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Sunset yellow

  Sunset Yellow is an azo dye used as artificial food colouring with E number E110, and in drugs and cosmetics. It is also known as A.F. Yellow #6, Acid Yellow tra, Sunset Yellow FCF, Certolake Sunset Yellow, C.I. Food Yellow 3, Edicol Supra Yellow FC, C.I. 53907, Orange Pal, Sun Yellow, 1351 Yellow, 1899 Yellow, FD&C Yellow #6, and Yellow Sun. It has the appearance of orange-red crystallic powder, decomposing at about 390 °C, well-soluble in water (50-100 mg/ml at 24 °C).

Sunset Yellow is most commonly used as a disodium salt of 1-p-sulfophenylazo-2-naphthol-6-sulfonic acid, however both the potassium and calcium salts are also used, if to a much lesser degree.

Sunset Yellow is a sulfonated version of Sudan I, which is frequently present in it as an impurity. Sunset Yellow itself may be responsible for causing an allergic reaction in people with an aspirin intolerance, resulting in various symptoms including gastric upset, vomiting, nettle rash (urticaria) and swelling of the skin (angioedema). The colouring has also been linked (although inconclusively) to hyperactivity in young children. As a result of these problems, there have been repeated calls for the total withdrawal of Sunset Yellow from food use.

Sunset Yellow is often used in conjunction with E123, Amaranth, in order to produce a brown colouring in both chocolates and caramel.

06-09-2007 The British Food Standards Agency revised advice on certain artificial food colors, including E110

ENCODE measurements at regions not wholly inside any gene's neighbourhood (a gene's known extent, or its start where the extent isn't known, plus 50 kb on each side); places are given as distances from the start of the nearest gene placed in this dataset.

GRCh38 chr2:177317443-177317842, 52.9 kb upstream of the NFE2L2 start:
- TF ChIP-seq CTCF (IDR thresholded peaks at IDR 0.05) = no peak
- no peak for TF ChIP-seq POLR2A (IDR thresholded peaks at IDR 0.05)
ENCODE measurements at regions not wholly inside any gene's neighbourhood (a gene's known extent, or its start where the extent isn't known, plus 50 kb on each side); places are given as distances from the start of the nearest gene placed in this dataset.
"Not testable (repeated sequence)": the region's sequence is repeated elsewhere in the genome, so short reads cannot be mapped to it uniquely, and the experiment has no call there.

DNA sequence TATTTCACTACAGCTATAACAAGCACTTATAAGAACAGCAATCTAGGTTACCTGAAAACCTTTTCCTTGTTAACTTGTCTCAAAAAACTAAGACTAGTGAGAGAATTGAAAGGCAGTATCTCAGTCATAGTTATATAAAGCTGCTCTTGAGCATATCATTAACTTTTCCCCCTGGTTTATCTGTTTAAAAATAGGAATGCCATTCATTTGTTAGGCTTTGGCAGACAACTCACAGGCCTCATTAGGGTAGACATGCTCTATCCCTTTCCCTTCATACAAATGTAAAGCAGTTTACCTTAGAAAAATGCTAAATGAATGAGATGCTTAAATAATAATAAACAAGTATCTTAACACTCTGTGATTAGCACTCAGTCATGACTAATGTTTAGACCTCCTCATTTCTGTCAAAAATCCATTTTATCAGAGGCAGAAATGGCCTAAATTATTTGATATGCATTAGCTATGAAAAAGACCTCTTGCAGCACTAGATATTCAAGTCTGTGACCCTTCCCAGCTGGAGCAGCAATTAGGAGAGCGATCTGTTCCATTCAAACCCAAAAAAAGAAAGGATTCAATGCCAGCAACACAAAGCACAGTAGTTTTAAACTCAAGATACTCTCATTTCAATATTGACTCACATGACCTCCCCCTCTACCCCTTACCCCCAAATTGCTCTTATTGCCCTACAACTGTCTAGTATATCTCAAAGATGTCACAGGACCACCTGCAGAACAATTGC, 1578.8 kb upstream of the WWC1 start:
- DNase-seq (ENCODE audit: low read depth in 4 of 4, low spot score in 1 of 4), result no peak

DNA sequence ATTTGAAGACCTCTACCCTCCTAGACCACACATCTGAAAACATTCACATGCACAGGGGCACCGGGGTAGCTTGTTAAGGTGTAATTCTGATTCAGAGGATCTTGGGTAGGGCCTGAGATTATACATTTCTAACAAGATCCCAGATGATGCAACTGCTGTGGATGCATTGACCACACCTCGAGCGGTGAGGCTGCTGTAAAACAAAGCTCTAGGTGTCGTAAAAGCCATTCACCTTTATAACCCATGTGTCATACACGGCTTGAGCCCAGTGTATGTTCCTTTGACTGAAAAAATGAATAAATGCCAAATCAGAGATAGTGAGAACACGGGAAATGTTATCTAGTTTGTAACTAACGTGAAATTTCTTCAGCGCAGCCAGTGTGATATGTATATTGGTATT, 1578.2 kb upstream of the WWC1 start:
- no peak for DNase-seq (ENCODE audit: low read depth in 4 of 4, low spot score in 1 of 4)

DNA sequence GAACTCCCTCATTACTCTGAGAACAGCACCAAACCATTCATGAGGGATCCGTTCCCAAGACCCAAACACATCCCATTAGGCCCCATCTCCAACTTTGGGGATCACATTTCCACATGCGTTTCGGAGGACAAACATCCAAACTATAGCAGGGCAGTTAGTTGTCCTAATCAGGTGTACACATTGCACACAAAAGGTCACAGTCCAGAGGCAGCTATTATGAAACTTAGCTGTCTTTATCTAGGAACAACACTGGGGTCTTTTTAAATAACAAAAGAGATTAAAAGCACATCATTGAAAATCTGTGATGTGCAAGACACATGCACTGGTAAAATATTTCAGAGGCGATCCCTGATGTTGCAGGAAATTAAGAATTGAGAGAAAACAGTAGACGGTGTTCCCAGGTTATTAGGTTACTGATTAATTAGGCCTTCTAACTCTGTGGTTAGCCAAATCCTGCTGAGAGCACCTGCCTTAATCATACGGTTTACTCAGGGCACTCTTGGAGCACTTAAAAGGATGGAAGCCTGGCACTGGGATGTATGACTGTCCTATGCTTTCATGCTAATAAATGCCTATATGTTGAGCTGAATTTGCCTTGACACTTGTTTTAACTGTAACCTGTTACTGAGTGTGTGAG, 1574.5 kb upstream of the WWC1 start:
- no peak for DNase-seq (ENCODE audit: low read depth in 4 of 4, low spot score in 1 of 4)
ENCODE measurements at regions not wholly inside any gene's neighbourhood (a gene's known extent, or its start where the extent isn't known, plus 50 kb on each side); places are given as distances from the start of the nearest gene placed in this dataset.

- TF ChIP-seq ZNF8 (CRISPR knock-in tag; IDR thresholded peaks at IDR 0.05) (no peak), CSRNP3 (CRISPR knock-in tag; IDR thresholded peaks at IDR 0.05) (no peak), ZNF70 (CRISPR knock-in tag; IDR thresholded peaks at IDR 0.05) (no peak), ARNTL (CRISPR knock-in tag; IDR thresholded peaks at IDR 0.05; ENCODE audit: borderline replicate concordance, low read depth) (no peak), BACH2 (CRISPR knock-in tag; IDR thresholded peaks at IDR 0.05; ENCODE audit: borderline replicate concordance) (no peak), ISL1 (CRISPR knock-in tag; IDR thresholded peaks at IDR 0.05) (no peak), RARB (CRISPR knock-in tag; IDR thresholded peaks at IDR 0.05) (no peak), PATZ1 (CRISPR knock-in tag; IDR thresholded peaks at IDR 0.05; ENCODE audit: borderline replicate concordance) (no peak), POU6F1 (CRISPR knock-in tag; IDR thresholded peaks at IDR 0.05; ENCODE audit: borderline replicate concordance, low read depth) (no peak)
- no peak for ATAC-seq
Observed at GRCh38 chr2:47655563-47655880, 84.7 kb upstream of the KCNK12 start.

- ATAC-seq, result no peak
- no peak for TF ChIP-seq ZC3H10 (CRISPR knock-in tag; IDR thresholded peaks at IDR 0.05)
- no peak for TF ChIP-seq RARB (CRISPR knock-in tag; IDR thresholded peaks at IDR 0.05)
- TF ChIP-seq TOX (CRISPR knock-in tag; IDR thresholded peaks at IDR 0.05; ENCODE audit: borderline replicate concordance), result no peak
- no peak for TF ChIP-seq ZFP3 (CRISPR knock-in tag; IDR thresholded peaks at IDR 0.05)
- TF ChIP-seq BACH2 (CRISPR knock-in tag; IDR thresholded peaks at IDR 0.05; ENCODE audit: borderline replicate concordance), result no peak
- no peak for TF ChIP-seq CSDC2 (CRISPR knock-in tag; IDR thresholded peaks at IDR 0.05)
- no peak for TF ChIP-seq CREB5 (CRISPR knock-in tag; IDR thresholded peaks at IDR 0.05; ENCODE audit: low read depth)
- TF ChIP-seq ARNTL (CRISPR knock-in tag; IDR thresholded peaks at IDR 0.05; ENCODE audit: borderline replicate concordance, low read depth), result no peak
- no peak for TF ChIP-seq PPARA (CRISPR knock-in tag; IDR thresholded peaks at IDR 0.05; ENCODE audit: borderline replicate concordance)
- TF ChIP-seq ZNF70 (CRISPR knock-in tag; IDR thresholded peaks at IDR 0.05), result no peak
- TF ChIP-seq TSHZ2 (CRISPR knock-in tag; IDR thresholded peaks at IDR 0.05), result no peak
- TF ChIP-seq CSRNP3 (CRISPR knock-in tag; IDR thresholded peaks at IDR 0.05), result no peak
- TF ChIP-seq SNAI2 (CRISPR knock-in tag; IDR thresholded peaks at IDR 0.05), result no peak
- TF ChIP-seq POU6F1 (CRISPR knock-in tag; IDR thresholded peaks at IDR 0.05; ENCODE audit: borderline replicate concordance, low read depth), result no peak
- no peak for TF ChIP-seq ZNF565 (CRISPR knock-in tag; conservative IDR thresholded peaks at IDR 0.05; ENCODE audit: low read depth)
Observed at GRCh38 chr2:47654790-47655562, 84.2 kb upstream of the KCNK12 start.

Professor Jim Stevenson from Southampton University, and author of the report, said: ‘This has been a major study investigating an important area of research. The results suggest that consumption of certain mixtures of artificial food colours and sodium benzoate preservative are associated with increases in hyperactive behaviour in children.

‘However, parents should not think that simply taking these additives out of food will prevent hyperactive disorders. We know that many other influences are at work but this at least is one a child can avoid.’

This was the mix used in the research:

   * Sunset yellow (E110)
   * Quinoline yellow (E104)
   * Carmoisine (E122)
   * Allura red (E129)
   * Sodium benzoate (E211)

Its CAS number is [2783-94-0] and its SMILES structure is Oc2ccc1cc(S(=O)([O-])=O) ccc1c2N=Nc3ccc (S(=O)([O-])=O)cc3.

It is banned in Norway and Finland. [1]

Products which contain Sunset Yellow:

  • Lucozade
  • Nestlé Smarties
  • Doritos (Tangy Cheese)
  • Irn-Bru
  • Cadbury's Creme Egg
  • Blackthorn dry cider (Gaymers Cider Company)

This article is licensed under the GNU Free Documentation License. It uses material from the Wikipedia article "Sunset_yellow". A list of authors is available in Wikipedia.
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